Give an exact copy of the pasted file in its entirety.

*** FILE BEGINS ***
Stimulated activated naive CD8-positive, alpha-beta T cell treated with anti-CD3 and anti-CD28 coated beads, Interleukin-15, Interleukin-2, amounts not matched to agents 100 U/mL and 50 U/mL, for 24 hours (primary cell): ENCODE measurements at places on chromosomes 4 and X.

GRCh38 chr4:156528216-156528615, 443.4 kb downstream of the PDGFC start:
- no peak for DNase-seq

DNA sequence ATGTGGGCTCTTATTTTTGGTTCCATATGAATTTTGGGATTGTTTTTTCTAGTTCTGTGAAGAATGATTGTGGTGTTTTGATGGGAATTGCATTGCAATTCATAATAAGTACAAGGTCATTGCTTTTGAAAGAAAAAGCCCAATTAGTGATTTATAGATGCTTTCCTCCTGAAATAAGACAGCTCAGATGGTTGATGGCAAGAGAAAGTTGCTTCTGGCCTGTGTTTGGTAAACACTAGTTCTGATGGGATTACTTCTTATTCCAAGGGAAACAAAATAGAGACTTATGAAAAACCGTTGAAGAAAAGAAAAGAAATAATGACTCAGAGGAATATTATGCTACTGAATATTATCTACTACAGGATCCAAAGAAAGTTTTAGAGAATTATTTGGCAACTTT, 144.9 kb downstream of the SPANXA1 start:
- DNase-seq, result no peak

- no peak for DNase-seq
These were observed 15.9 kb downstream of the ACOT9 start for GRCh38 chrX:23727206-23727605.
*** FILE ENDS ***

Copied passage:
Stimulated activated naive CD8-positive, alpha-beta T cell treated with anti-CD3 and anti-CD28 coated beads, Interleukin-15, Interleukin-2, amounts not matched to agents 100 U/mL and 50 U/mL, for 24 hours (primary cell): ENCODE measurements at places on chromosomes 4 and X.

GRCh38 chr4:156528216-156528615, 443.4 kb downstream of the PDGFC start:
- no peak for DNase-seq

DNA sequence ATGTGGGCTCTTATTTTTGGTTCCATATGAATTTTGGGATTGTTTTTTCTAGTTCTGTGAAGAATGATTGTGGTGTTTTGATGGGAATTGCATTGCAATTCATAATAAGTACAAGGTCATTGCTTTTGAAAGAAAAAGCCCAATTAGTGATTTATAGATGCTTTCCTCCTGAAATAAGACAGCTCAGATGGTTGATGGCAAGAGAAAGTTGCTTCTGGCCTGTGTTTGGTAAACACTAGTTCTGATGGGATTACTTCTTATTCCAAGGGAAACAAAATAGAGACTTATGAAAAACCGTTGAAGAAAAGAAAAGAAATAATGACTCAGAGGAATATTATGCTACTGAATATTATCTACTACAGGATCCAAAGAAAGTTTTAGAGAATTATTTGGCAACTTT, 144.9 kb downstream of the SPANXA1 start:
- DNase-seq, result no peak

- no peak for DNase-seq
These were observed 15.9 kb downstream of the ACOT9 start for GRCh38 chrX:23727206-23727605.